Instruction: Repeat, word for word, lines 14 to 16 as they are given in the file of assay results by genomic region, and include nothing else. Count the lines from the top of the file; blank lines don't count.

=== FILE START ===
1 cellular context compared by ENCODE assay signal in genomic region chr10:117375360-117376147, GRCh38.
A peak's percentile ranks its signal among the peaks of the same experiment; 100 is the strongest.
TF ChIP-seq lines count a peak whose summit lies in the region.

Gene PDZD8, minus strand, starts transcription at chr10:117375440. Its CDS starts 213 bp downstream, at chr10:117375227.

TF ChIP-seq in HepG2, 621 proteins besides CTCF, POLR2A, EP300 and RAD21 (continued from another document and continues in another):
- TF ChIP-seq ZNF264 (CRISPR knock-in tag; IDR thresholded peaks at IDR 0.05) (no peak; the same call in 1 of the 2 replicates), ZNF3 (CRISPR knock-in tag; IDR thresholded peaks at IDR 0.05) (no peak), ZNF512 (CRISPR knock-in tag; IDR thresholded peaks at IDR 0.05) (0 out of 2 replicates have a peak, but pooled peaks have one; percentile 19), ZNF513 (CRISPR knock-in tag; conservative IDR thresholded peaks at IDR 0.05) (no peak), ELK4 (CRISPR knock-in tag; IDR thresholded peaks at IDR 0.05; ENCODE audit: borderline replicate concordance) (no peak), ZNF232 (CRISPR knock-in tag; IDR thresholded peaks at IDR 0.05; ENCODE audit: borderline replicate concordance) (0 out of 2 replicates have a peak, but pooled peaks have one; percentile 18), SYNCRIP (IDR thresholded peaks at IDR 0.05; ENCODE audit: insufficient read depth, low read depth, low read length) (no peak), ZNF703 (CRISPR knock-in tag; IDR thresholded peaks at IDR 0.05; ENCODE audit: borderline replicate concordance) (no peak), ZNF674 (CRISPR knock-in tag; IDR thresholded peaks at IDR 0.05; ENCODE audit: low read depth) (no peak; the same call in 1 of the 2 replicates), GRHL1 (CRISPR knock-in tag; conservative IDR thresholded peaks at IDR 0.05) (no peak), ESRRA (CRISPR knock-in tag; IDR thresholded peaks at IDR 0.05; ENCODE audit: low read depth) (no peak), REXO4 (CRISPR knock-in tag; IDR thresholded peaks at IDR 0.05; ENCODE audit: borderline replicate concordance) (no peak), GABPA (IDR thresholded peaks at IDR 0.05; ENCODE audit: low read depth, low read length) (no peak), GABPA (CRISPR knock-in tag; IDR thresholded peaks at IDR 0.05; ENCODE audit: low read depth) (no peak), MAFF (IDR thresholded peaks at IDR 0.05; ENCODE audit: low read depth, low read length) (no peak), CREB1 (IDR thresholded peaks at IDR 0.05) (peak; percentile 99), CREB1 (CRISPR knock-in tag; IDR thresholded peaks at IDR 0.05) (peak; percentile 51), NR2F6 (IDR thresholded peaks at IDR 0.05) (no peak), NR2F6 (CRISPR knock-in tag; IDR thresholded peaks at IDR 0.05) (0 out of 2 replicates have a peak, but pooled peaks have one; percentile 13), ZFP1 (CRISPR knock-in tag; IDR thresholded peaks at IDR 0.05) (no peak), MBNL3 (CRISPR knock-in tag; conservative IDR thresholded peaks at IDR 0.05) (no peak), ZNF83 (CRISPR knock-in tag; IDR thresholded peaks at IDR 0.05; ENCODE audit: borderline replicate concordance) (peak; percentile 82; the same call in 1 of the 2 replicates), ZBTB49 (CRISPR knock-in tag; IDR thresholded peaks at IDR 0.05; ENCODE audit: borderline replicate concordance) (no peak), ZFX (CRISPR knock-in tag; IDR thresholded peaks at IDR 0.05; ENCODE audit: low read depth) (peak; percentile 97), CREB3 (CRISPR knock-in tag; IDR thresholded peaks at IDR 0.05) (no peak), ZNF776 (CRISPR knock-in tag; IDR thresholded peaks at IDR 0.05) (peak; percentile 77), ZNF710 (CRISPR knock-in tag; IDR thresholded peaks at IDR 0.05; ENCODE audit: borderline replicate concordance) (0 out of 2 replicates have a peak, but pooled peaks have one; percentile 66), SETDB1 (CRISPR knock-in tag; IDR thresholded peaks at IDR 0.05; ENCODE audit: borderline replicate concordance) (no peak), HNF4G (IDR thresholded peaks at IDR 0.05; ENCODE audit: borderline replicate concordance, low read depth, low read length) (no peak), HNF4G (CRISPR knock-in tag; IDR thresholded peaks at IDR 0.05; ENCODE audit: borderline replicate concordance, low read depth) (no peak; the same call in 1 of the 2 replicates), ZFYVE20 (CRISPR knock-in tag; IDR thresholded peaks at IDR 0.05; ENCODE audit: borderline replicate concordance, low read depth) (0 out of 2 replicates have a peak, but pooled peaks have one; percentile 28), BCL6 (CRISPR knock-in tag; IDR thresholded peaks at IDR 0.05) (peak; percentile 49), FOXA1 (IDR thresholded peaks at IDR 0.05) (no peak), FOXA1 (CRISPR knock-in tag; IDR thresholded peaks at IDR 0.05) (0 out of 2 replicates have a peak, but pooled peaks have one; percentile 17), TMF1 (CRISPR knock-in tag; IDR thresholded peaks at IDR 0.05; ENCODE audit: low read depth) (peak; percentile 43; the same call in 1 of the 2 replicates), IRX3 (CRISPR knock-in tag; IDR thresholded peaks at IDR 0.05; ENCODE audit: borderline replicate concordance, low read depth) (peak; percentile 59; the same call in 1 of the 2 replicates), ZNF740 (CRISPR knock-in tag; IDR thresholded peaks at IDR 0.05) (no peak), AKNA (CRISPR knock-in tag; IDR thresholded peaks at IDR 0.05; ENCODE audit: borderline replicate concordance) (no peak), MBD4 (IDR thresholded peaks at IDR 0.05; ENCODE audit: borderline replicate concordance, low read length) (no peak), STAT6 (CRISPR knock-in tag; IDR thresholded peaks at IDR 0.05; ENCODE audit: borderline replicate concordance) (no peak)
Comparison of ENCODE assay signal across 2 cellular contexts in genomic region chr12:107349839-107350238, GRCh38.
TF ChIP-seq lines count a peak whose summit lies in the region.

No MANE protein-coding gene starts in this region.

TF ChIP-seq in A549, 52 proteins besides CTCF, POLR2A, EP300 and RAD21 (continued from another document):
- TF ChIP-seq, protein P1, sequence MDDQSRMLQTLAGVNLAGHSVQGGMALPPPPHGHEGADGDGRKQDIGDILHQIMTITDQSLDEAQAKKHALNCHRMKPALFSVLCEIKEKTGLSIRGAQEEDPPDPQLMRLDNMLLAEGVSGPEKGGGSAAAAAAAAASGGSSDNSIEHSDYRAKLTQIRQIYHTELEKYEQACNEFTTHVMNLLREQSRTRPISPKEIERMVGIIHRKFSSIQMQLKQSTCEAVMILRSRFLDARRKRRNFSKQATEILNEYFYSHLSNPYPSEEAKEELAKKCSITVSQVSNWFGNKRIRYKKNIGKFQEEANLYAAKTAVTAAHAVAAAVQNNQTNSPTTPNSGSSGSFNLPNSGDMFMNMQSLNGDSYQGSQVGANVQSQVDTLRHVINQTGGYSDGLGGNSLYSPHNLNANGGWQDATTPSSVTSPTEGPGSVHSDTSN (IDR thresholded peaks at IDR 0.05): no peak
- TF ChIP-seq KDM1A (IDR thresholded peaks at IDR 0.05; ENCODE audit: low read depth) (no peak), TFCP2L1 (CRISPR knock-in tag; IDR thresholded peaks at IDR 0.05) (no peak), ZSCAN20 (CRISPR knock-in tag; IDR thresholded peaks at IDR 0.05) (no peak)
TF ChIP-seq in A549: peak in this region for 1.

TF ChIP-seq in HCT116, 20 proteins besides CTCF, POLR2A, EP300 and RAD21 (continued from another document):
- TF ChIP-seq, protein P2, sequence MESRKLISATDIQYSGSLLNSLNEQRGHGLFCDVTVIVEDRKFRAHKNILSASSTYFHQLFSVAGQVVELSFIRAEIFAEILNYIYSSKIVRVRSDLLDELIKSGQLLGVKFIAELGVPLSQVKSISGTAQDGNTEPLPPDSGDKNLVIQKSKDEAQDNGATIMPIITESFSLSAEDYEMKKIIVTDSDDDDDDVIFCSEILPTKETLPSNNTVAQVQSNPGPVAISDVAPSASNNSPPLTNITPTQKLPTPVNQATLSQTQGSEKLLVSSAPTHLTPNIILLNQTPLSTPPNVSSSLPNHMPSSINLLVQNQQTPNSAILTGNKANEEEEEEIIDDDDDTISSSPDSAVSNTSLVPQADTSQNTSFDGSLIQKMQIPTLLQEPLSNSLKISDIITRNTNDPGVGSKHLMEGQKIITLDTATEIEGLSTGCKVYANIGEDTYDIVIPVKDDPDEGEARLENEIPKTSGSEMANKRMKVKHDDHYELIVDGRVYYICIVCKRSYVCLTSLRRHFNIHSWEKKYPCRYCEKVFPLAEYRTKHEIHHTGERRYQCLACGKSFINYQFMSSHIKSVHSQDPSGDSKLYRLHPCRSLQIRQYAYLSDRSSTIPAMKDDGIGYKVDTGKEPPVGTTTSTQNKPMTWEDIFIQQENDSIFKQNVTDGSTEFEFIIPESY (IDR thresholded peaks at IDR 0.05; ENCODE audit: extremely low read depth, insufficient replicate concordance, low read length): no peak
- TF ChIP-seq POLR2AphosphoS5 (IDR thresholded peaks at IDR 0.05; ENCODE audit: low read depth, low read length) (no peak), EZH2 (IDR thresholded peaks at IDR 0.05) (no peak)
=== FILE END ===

TF ChIP-seq in HCT116, 20 proteins besides CTCF, POLR2A, EP300 and RAD21 (continued from another document):
- TF ChIP-seq, protein P2, sequence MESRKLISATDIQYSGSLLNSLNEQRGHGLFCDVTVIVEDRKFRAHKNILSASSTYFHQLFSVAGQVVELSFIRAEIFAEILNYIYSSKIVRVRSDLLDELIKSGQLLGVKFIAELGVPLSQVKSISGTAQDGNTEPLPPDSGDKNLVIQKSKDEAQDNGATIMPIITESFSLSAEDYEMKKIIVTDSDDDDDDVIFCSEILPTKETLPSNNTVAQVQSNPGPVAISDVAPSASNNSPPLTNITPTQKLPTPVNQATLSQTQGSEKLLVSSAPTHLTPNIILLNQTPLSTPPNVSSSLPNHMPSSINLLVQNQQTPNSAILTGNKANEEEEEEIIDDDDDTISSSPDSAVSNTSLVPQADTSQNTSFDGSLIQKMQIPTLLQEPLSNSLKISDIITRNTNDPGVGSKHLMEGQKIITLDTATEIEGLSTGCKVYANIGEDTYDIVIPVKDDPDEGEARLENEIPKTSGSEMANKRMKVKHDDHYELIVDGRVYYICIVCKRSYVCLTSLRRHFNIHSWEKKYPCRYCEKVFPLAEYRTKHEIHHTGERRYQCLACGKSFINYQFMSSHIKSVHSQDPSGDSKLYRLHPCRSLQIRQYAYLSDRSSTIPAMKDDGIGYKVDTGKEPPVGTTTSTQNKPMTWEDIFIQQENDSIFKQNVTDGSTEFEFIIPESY (IDR thresholded peaks at IDR 0.05; ENCODE audit: extremely low read depth, insufficient replicate concordance, low read length): no peak
- TF ChIP-seq POLR2AphosphoS5 (IDR thresholded peaks at IDR 0.05; ENCODE audit: low read depth, low read length) (no peak), EZH2 (IDR thresholded peaks at IDR 0.05) (no peak)